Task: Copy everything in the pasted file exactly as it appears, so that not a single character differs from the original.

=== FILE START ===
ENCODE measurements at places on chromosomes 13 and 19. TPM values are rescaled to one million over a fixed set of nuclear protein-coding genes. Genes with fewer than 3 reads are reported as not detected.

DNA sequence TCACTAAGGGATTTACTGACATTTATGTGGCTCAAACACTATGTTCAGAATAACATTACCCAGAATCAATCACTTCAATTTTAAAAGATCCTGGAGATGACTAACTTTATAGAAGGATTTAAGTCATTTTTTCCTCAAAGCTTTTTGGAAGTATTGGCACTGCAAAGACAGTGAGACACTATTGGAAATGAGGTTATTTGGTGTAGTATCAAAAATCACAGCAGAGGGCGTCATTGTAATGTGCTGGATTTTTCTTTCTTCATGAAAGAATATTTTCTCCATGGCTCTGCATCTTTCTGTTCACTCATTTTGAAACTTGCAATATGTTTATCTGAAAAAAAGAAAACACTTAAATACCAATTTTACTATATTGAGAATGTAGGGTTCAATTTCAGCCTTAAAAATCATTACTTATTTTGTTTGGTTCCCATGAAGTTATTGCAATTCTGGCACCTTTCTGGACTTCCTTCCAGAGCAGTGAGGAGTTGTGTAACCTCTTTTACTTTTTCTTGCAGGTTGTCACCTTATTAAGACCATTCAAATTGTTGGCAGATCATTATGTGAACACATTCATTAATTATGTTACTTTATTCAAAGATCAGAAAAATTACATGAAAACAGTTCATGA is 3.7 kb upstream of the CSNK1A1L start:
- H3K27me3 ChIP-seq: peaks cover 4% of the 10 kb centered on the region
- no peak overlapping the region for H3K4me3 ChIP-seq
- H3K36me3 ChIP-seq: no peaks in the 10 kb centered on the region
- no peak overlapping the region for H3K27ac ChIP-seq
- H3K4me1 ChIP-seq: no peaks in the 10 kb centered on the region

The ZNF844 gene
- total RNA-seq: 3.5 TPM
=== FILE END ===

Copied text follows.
ENCODE measurements at places on chromosomes 13 and 19. TPM values are rescaled to one million over a fixed set of nuclear protein-coding genes. Genes with fewer than 3 reads are reported as not detected.

DNA sequence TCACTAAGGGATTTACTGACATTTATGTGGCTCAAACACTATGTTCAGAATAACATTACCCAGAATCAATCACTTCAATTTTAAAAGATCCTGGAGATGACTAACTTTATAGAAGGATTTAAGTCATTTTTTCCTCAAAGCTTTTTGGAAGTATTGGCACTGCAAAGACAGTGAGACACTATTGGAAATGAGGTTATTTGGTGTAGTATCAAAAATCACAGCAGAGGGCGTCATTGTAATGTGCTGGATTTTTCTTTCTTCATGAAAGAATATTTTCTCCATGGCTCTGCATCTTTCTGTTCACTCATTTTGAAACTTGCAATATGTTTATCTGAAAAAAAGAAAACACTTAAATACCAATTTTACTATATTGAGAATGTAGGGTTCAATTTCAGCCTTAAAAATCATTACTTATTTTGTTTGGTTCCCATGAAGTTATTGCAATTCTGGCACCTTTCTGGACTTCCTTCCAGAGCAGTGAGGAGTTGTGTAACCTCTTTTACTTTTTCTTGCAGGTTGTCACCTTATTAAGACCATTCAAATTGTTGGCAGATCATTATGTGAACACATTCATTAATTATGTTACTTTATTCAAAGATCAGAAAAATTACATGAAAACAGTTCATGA is 3.7 kb upstream of the CSNK1A1L start:
- H3K27me3 ChIP-seq: peaks cover 4% of the 10 kb centered on the region
- no peak overlapping the region for H3K4me3 ChIP-seq
- H3K36me3 ChIP-seq: no peaks in the 10 kb centered on the region
- no peak overlapping the region for H3K27ac ChIP-seq
- H3K4me1 ChIP-seq: no peaks in the 10 kb centered on the region

The ZNF844 gene
- total RNA-seq: 3.5 TPM